Debate a series of hits, misses

September 29, 2007|By GREGORY KANE

The Republican presidential debate at Morgan State University ended around 10:30ish Thursday night when I rose from my seat in the Carl Murphy Auditorium and announced to no one in particular, "Boy! That certainly was more fun than skydiving!"

I trust you will forgive me for that bit of hyperbole. But the debate among the six Republican candidates considered to have little or no chance at the presidential nomination did have moments both entertaining and informative, so much so I'm inclined to hand out some awards.

1. Most uninformed question: To the woman, who won a contest on Tom Joyner's radio show that allowed her to pose one query to all the candidates, who implied that there had been no Republican president since Lincoln who left "a positive and significant legacy for black Americans."

Sen. Sam Brownback of Kansas pointed to President Eisenhower's using federal troops to preserve order during the desegregation of Arkansas' Little Rock High School in 1957. And a greater percentage of Republicans than Democrats, Brownback rightly noted, voted for the 1964 Civil Rights Act and the 1965 Voting Rights Act.

Brownback - and the other five candidates - should have gone back to 1954, when the Brown v. Board of Education decision outlawed segregation in America's public schools.

That happened during the administration of a Republican president, under a Supreme Court chief justice - Earl Warren - appointed by a Republican president. That decision was considered to be such "a positive and significant legacy for black Americans" that black leaders and the entire civil rights establishment celebrated its 50th anniversary three years ago.

None of the candidates mentioned Brown v. Board of Education as the legacy of a Republican president. But they didn't mention that it was President Nixon who implemented the first affirmative action plan that called for quotas and timetables, either.

2. Most cogent reason the no-shows - former New York Mayor Rudy Giuliani, Arizona Sen. John McCain, former Massachusetts Gov. Mitt Romney and former Tennessee Sen. Fred Thompson - could have given for not showing up, but didn't: Any one or all of these four, rather than citing scheduling conflicts, could have said, "We don't believe in holding debates in one-party states. If we wanted to do that, we may as well have the debate in Havana, Cuba."

Baltimore is, essentially, a one-party state, with all the dysfunction and pathologies endemic to one-party states. But Cubans have no choice in their country being a one-party state; they have to vote for someone who's a member of the Communist Party or vote for no one.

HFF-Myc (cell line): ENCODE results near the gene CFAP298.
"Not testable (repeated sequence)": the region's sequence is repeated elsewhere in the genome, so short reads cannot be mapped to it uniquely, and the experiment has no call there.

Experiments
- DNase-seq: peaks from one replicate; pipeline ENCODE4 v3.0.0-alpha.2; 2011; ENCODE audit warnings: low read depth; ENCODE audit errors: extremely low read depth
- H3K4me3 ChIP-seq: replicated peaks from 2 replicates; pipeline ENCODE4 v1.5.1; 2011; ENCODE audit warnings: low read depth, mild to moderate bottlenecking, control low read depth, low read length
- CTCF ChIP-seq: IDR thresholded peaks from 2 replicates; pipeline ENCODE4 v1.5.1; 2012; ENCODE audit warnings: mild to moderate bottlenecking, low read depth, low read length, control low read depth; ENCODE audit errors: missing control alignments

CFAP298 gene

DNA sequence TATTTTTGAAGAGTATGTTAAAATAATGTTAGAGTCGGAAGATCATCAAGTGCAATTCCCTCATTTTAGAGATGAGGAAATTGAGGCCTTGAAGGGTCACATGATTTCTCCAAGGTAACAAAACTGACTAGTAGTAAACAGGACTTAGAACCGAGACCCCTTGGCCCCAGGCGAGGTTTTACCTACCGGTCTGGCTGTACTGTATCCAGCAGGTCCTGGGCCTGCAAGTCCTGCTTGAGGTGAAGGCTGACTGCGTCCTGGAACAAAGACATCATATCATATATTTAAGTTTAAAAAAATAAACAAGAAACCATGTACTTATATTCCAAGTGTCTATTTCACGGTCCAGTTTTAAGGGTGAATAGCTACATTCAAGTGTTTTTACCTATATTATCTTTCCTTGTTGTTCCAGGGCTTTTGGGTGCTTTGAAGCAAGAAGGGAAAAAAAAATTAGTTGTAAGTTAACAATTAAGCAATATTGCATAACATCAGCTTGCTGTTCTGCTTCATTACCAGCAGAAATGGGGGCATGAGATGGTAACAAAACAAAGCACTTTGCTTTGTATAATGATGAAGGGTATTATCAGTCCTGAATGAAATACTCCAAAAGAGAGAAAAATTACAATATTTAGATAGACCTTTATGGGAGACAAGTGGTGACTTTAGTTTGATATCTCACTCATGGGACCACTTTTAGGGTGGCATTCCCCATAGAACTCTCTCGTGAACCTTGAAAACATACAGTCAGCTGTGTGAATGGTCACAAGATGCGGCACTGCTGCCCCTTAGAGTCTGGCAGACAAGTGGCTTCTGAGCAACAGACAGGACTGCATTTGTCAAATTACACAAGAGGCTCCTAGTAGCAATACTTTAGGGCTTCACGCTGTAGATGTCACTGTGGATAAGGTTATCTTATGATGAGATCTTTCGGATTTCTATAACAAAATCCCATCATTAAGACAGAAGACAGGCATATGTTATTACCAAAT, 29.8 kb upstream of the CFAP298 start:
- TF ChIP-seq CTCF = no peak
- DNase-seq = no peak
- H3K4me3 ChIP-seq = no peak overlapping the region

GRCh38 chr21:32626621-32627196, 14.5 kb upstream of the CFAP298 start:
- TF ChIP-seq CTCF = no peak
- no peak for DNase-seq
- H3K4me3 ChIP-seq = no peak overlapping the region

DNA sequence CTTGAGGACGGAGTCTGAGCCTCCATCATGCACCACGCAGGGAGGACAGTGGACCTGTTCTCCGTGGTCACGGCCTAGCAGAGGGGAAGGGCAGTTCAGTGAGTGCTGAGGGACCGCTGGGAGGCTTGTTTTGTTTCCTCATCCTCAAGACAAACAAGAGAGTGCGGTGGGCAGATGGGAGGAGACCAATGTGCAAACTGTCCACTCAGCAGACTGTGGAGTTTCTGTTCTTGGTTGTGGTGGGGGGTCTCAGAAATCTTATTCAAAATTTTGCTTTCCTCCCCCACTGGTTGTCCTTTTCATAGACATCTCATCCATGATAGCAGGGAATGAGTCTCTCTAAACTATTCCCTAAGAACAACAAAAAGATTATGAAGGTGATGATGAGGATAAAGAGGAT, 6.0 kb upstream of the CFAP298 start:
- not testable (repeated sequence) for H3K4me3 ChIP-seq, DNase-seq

Baltimoreans, on the other hand, willingly, cheerfully and shamelessly choose to impose one-party tyranny on themselves. Giuliani, McCain, Romney and Thompson may have rightly reasoned that they can't reach people with that kind of mentality.

3. Most startling revelation: The news that black Americans and Latino-Americans are now joined at the hip. Every question from the journalist panel of Juan Williams, Cynthia Tucker and Ray Suarez talked about what impact presidential policies would have on "blacks and Latinos," as if the two are now one ethnic group.

I wasn't aware of that. I suspect this came about as a result of some edict handed down by Tavis Smiley, the moderator for the debate. I stand corrected. Now will Smiley, Williams, Suarez and Tucker kindly correct those Latinos in Los Angeles who've been waging war on blacks in that city?

Somebody clearly didn't get the memo.

4. Most missed opportunity: All the candidates blew it when Williams asked, "Is the Supreme Court right to say that integrated education is no longer the key to equal opportunity for all?" Not one pointed out that in Baltimore, it's the public schools that are most segregated and formerly lily-white private schools that now have integrated student bodies. Vouchers allowing black students at Baltimore's public schools to attend those private schools will lead to more integration and diversity. Those vouchers are opposed, primarily, by which party?

Hint: it ain't the Republicans. But not one of the candidates said that.

5. Most cogent quote: It came from Texas Rep. Ron Paul, who said of the war in Iraq and the expanding federal government so dear to the cut-taxes-and-spend brand of new Republicans, "We can't perpetuate a welfare state and police an empire without going broke, and we're on the verge of that."

Other candidates scoffed at Paul's reluctance to have America poke its nose into the business of smaller countries, but I have news for them: Paul is right, and you're wrong. The British already tried perpetuating a welfare state while policing an empire. They found it didn't work.

6. Most notable observation about the no-shows: It was a better debate without them.

Really, did anybody actually miss any of these guys?

greg.kane@baltsun.com

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